These days, it seems like Barbie just can't catch a break. From showing up on the cover of a Sports Illustrated swimsuit issue to the recent controversy with the illustrated book, Barbie I Can Be a Computer Engineer that was all over the Internet recently, as someone who grew up adoring the doll, I've been disappointed to say the least.
If you haven't heard, the book, which was originally published in 2010, was thrust into limelight when author Pamela Ribon wrote a post on her blog about finding it at a friend's house.
At first, the book's premise sounds great. Barbie has officially entered the 21st century and is creating a computer game for school. Cool!
Unfortunately, the book's plot quickly takes a turn for the worse. You can read more about all of it here. The line that got to me (and I think many other women too) most was when Barbie decides that rather than learning the information she needs on her own, this happens: " 'It will go faster if Brian and I help,' offers Steven.'Great!' says Barbie."
As a girl who both grew up playing with Barbies and studied informatics in college, and also once had an assignment to create a computer game just like Barbie did in the book, this was just embarrassing. Yes, learning to code is challenging. But that doesn't mean you can just drop your whole assignment on someone else!
Fortunately, Mattel has since pulled the book and made a public apology for the book's contents. The book's author has also spoken out. "Maybe I should have made one of those programmers a female – I wish I did," the book's author Susan Marenco told ABC News. "If I was on deadline, it's possible stuff slipped out or I quietly abided by Mattel without questioning it. Maybe I should have pushed back, and I usually I do, but I didn't this time."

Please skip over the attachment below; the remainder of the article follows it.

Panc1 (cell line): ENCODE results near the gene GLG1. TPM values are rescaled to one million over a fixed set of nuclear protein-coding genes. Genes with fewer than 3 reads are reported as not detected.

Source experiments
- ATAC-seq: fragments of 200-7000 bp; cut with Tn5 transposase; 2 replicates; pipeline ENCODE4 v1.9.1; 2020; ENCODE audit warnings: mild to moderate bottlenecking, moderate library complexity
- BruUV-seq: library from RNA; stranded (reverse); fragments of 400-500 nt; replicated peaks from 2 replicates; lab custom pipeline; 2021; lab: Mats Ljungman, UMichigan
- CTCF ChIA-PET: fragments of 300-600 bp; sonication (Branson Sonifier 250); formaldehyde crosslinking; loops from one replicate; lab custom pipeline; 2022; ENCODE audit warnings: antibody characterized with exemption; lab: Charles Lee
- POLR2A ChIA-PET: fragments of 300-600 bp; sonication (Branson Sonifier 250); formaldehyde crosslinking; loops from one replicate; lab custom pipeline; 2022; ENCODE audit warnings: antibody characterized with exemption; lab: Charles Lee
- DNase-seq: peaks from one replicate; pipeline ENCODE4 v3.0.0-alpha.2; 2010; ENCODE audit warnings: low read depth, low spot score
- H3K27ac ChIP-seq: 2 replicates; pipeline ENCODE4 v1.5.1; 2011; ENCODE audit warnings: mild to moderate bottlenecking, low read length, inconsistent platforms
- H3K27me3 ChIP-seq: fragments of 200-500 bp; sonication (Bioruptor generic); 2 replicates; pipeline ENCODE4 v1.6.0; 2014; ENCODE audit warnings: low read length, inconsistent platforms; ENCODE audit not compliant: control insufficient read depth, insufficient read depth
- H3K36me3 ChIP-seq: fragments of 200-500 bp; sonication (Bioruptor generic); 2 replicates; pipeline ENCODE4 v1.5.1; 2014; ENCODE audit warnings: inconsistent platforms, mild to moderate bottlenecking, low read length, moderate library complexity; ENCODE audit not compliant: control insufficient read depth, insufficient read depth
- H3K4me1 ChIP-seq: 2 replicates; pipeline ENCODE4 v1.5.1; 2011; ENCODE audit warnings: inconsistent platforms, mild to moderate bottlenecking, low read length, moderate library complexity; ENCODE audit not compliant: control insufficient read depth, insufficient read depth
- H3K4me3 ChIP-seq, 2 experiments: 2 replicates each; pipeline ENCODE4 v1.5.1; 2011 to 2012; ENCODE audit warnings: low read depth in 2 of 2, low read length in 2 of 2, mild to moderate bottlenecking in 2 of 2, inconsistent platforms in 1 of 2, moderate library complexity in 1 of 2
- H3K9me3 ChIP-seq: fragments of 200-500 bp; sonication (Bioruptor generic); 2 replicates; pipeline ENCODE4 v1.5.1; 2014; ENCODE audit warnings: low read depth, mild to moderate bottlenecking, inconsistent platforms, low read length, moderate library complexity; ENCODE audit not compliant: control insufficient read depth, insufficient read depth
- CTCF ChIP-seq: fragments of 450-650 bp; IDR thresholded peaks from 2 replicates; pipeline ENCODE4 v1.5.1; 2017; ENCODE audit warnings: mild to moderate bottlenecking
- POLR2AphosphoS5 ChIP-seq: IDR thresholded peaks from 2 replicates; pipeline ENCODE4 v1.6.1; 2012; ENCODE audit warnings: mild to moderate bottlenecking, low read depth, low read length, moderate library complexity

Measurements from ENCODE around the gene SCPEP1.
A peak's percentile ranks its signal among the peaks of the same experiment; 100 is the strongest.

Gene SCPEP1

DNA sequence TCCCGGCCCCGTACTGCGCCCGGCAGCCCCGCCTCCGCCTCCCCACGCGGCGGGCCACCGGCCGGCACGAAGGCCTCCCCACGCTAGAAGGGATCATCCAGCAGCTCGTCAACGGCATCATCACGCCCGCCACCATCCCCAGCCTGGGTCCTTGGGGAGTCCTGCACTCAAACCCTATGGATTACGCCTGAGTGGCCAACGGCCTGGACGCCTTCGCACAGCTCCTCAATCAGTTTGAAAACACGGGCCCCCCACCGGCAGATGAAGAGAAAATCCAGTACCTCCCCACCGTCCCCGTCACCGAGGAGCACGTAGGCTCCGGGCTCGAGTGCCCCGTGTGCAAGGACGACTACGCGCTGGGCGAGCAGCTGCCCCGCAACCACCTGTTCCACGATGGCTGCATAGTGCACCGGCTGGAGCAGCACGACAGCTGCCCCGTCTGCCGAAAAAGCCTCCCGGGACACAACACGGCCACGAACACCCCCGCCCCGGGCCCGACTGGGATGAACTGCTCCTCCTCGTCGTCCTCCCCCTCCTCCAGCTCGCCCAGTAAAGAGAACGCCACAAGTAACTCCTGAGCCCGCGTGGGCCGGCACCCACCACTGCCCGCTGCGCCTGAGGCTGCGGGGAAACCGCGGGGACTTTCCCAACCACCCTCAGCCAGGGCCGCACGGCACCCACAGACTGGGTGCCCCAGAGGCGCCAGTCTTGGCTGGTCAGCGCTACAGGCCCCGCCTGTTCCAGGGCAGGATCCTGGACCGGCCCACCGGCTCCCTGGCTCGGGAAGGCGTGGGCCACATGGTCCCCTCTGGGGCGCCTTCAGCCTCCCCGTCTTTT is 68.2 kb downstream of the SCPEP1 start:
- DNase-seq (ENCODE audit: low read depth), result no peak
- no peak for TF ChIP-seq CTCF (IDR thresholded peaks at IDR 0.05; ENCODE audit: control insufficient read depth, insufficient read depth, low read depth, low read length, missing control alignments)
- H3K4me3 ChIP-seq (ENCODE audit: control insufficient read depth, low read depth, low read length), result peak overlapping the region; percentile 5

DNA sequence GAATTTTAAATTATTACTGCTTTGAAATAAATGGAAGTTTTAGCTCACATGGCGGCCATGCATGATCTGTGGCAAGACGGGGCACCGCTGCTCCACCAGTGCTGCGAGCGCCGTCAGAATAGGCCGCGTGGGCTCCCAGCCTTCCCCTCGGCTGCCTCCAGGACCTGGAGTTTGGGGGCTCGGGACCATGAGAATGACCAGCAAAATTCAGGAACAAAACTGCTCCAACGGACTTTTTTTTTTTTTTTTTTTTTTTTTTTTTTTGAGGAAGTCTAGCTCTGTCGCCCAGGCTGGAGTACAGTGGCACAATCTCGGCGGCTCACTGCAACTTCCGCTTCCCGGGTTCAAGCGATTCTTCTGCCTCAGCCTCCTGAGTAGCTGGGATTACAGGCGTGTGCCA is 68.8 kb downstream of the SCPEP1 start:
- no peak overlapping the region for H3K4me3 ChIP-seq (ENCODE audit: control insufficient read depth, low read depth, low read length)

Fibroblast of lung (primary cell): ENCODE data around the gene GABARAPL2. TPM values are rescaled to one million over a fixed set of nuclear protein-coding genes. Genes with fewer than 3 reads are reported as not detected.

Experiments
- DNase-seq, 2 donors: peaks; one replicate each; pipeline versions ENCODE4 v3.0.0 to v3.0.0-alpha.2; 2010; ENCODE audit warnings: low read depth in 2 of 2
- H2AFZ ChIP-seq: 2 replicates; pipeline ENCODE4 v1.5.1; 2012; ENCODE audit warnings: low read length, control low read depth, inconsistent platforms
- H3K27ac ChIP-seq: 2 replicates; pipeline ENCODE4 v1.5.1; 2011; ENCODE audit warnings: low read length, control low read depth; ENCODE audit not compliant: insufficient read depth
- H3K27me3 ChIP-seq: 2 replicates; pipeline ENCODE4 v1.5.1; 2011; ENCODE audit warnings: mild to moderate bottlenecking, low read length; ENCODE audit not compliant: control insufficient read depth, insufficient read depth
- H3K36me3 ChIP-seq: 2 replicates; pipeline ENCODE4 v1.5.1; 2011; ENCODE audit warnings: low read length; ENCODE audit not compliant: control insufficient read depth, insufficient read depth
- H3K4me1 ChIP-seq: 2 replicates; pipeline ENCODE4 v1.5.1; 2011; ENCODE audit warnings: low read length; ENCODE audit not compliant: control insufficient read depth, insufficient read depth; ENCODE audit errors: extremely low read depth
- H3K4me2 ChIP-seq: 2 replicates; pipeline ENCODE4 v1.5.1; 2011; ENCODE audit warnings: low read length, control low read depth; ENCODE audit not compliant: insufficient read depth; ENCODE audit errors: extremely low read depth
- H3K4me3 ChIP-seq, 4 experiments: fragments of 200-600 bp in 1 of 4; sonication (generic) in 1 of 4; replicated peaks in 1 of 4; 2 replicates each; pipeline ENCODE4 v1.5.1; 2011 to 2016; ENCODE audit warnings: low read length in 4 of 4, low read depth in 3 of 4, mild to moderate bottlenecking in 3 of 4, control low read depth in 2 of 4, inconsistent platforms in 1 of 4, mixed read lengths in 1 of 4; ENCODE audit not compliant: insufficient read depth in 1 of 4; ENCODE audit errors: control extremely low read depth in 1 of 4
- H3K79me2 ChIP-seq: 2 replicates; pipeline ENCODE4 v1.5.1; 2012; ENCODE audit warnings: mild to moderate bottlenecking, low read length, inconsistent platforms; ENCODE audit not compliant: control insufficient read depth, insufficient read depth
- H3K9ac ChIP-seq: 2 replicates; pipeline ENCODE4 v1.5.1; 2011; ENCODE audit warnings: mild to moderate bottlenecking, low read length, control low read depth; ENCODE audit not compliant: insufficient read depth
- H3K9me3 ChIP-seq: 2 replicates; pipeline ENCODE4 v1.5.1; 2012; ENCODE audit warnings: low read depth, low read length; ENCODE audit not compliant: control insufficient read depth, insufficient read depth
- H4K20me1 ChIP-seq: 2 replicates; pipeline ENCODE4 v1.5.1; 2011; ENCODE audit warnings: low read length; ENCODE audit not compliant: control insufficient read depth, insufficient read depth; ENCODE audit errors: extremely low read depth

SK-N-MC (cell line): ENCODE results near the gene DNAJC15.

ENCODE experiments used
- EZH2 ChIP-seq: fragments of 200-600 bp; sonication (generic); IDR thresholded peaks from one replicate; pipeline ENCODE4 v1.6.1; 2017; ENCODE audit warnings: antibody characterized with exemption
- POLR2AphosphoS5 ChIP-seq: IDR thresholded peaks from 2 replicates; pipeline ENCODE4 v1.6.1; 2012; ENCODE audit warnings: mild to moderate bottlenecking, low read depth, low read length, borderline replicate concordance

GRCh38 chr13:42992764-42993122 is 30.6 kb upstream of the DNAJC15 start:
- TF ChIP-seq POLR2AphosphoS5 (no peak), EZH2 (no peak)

Despite much of the controversy though, growing up I'm thankful for all of the creative play time I had with my Barbies and believe that time was truly well spent developing my own imagination. The thing that I loved most about my Barbie dolls was that I could shape their stories into whatever I wanted. I had no interest in following the story lines set by the paper boxes my dolls came wrapped in. I had dolls that were doctors, small business owners and high-powered executives (and actors and models and fashion designers).
As parents, it's always important to observe what kinds of messages our daughters receive -- from books, movies, TV, whatever. No reason to hate on Barbie all together! After all, even without Barbie, just about a decade after my obsession with the doll waned, I registered for my first computer coding class.
Image: Little girl and her doll via Shutterstock